FORT ST. JOHN, B.C. – Fort St. John’s new fire chief Bob Norton says he wants to honour the legacy of his predecessors and keep the local fire hall operating with a sense of community, integrity, teamwork, and trust.

Norton takes over the duties from Darrell Blades, and also takes over as the city’s director of public safety.

After two years as the deputy chief, as well nearly 10 years as fire chief in Hudson’s Hope and 20 years in the Canadian Forces Fire Service, Norton says he’s here to serve the city for the long haul – it will be his last post until retirement.

“We’ve got a fantastic staff here, we’ve been very fortunate to have such a great staff – very skilled, very dedicated group, it’s a pleasure to work with everybody within the public safety division, that includes bylaw, that also includes RCMP, municipal staff as well,” said Norton.

“I’m looking forward to carrying on all the good work that Chief Blades has done in the past, and Chief Burrows before him,” he continued.

“Over the past couple of years, we’ve been focusing internally on our staff and looking at ways we can build upon their skill sets, not only their critical job skills but also professional development – leadership skills and things like that, to help them become the future of the department.”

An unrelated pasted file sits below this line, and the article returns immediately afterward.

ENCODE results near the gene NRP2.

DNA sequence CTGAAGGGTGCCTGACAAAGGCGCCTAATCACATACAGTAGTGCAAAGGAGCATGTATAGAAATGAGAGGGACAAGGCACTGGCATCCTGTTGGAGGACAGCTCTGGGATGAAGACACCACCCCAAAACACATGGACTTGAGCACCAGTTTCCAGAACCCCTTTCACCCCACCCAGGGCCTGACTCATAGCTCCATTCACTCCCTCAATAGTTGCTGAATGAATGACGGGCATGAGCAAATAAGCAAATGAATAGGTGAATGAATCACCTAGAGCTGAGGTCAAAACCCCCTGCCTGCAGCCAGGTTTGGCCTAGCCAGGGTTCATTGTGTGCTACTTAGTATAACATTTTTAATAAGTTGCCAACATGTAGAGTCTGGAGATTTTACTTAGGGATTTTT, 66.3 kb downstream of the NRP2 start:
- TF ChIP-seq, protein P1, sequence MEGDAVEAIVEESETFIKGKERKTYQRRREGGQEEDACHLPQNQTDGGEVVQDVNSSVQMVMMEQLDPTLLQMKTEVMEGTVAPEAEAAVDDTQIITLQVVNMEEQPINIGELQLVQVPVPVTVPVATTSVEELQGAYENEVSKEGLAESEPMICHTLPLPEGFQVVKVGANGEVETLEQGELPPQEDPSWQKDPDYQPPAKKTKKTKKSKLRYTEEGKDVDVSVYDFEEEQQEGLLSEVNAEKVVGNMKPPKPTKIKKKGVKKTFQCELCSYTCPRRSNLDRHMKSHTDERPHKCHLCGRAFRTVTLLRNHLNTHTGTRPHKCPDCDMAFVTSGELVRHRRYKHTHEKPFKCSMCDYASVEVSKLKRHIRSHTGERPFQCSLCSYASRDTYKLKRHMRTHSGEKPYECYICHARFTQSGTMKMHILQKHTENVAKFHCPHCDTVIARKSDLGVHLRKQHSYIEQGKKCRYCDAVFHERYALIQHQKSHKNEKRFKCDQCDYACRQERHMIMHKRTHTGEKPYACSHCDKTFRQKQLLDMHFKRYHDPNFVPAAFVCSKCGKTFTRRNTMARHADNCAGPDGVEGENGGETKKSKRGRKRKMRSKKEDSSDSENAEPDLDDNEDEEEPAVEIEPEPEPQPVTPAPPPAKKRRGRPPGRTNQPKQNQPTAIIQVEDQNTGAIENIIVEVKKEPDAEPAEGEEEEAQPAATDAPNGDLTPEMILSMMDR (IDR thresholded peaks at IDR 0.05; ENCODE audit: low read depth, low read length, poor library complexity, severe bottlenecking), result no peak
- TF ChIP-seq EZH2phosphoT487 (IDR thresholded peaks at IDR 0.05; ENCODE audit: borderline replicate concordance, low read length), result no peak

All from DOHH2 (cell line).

Norton says he wants to continue their efforts to include the public in emergency planning, education, and awareness, noting the department has been more active on social media. The fire hall is always looking to connect with the community, he says.

“Given the events we’ve seen in the province over the past few years, in terms of scope and duration, not only do we have to prepare for, respond to, and recover from events here in the community, but also look at ways of how we support other communities,” said Norton.

Norton says the scope of the municipal hall extends to other communities too, and also want to support where they can. Fire departments in the Peace Region have a history of lending aid when its needed, with crews sent south last summer to assist with provincial wildfire efforts.

“We do have a bit of a wildfire risk here, not as much as some of the other places that have a lot more interface, like Hudson’s Hope or Tumbler Ridge,” said Norton. “There are a lot of climate related issues, we’ve seen how climate change has impacted the province, especially over the past year.”